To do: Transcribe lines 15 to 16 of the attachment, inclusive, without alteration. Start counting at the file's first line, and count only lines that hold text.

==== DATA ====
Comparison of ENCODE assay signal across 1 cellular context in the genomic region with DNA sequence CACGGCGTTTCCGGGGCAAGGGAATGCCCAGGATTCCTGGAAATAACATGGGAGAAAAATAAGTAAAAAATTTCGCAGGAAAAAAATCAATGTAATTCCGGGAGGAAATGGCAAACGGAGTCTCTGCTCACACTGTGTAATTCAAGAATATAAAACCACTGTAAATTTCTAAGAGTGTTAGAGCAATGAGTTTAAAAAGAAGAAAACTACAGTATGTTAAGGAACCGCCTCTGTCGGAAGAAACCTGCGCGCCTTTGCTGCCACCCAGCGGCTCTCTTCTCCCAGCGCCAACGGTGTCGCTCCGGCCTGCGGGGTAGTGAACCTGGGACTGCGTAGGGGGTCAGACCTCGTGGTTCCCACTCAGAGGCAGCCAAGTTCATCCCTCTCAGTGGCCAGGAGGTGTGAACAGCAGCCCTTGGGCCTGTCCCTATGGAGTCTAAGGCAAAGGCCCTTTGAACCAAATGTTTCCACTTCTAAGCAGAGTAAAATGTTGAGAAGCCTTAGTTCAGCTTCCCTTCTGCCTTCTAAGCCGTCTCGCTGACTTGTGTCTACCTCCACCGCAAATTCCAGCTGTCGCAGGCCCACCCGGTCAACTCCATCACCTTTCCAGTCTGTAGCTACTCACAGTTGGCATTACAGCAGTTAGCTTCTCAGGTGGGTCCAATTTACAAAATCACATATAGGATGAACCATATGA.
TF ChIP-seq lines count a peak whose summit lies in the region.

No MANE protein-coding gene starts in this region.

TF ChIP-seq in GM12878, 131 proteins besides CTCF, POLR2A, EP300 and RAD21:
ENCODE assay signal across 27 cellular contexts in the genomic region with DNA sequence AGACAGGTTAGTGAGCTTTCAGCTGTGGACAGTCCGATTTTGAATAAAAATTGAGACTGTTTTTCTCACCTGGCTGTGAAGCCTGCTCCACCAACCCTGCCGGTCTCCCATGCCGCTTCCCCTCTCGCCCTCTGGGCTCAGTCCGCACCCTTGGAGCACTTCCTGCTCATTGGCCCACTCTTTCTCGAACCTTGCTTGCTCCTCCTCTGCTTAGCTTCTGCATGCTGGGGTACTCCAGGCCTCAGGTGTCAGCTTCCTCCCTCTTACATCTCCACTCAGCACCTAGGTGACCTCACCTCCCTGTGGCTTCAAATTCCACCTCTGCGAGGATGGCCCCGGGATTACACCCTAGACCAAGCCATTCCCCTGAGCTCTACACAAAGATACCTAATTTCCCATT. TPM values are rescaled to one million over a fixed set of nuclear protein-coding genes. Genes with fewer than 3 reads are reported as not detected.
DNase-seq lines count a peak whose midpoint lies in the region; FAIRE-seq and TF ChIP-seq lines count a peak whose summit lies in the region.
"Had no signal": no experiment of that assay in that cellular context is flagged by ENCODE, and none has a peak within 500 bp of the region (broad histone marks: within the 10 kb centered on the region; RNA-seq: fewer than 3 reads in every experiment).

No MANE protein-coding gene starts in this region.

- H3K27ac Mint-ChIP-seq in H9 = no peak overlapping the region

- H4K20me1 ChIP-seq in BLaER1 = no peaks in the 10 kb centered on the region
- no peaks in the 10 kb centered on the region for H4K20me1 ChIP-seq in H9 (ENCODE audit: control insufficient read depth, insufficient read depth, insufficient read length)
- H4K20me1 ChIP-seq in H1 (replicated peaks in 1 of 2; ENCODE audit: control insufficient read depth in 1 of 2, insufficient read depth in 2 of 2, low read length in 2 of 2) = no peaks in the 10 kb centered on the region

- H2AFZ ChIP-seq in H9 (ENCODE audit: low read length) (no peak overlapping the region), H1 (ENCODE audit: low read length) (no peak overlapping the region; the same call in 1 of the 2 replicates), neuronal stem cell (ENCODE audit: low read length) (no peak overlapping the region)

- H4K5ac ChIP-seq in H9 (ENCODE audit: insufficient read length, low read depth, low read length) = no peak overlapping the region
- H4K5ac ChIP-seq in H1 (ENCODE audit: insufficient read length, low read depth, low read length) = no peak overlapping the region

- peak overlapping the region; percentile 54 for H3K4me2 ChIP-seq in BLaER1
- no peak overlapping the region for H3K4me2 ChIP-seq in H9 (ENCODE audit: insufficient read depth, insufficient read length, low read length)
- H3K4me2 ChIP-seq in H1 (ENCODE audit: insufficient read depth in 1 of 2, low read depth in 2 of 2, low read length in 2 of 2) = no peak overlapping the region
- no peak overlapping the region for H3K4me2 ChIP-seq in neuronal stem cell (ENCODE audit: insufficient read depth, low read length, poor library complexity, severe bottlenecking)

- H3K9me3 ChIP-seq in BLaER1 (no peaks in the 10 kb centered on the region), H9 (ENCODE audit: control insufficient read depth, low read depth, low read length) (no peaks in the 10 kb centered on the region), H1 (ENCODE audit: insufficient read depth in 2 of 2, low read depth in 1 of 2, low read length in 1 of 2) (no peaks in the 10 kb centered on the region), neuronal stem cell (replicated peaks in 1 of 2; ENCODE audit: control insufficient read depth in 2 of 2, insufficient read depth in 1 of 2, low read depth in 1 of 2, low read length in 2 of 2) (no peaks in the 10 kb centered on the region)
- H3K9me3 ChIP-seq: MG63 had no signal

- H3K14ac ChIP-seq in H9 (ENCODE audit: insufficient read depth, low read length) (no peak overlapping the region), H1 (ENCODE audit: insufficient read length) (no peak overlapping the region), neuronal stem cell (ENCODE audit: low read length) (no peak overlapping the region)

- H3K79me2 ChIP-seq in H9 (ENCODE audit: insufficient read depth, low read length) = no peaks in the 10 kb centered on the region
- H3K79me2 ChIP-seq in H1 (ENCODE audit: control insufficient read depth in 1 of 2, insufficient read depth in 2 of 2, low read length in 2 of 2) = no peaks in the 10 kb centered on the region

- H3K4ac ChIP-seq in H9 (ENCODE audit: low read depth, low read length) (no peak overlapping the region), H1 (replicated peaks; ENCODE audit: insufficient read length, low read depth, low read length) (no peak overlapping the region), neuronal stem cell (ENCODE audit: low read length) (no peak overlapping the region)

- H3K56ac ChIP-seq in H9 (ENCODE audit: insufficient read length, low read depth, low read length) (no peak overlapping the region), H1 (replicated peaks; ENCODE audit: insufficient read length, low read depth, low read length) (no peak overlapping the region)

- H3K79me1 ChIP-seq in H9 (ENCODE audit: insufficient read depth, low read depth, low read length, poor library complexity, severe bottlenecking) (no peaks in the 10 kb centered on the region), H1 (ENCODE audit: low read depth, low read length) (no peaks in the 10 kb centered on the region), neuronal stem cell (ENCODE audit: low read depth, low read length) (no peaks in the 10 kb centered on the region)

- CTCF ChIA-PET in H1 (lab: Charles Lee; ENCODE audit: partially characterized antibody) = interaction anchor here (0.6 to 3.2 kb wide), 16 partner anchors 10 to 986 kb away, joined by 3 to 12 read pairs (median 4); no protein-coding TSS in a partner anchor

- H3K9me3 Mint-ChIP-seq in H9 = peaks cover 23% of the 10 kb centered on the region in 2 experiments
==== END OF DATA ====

- H4K5ac ChIP-seq in H1 (ENCODE audit: insufficient read length, low read depth, low read length) = no peak overlapping the region

- peak overlapping the region; percentile 54 for H3K4me2 ChIP-seq in BLaER1